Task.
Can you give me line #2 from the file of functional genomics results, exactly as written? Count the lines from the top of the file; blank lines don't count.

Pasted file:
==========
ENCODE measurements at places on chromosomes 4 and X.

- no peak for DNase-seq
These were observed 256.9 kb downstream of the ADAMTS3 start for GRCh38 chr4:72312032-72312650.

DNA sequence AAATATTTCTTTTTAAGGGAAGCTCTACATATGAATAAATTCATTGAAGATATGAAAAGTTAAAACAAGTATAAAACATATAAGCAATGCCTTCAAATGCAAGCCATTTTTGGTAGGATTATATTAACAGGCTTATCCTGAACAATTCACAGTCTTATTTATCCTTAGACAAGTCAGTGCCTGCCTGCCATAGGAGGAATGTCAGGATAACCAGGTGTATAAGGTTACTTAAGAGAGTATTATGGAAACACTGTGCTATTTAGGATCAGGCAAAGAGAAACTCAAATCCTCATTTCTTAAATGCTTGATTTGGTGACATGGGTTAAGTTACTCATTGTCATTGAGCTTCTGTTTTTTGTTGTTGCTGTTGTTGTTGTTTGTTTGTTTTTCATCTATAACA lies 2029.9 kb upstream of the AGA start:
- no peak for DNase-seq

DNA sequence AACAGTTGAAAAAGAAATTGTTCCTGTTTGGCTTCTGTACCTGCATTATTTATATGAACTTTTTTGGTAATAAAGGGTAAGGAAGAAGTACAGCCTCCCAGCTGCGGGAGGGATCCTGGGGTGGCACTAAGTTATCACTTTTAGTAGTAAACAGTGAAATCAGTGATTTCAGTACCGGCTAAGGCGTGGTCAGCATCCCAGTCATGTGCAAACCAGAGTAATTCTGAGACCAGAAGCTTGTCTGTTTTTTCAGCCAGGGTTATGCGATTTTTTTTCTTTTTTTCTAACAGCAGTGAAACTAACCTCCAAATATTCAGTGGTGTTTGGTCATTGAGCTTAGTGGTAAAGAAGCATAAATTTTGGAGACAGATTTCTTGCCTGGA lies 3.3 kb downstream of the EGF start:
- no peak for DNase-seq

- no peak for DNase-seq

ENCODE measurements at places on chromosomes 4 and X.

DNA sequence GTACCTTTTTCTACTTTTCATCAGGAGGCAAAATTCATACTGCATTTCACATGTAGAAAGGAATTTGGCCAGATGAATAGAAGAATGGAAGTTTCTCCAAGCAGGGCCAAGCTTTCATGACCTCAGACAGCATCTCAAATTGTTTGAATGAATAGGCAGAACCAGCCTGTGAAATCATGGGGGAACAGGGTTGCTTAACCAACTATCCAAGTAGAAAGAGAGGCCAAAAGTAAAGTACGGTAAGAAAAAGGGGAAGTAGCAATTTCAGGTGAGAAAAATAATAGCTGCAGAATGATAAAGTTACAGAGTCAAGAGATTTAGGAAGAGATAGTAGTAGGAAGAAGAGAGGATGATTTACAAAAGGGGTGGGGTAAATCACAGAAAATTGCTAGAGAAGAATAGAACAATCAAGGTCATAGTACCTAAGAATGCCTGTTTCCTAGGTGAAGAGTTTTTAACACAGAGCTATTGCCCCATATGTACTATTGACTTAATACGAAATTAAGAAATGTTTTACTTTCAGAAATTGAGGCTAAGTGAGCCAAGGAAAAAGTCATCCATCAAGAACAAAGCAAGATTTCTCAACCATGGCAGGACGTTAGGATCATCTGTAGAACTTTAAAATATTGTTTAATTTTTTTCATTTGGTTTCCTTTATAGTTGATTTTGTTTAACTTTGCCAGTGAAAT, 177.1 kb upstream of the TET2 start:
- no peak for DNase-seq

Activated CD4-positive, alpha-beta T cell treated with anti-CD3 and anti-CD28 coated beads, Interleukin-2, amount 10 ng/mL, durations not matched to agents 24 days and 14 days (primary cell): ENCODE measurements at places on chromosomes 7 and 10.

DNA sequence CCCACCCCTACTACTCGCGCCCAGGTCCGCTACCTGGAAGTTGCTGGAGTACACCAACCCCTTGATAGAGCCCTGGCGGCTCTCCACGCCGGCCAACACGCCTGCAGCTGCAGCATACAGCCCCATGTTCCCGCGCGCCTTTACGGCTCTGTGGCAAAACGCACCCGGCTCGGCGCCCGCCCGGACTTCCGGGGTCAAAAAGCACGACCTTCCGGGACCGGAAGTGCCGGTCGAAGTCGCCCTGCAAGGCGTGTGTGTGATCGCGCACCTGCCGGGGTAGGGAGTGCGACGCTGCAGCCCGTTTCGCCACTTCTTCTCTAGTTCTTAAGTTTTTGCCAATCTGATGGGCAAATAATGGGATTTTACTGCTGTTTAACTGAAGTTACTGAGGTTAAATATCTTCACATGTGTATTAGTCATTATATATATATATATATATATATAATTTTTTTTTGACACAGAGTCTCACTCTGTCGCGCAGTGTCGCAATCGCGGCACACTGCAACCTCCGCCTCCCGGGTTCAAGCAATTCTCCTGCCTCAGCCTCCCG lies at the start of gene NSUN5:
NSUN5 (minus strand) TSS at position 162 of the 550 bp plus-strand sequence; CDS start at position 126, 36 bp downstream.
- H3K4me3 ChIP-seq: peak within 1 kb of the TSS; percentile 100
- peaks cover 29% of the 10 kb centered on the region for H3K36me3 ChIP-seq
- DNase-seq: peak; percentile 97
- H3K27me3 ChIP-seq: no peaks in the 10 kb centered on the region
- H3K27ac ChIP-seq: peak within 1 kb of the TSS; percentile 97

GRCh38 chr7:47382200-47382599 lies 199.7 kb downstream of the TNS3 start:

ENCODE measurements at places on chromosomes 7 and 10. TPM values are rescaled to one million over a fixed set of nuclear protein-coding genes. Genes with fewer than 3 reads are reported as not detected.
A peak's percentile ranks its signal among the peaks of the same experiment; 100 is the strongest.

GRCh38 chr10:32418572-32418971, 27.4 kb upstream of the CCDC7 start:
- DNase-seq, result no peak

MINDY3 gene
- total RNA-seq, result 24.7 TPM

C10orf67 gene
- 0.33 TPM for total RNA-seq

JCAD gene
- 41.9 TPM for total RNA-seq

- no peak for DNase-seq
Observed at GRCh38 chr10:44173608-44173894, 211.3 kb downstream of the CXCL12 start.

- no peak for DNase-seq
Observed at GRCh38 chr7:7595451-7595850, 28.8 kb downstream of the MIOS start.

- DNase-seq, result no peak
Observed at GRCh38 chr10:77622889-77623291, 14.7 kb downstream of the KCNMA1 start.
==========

- no peak for DNase-seq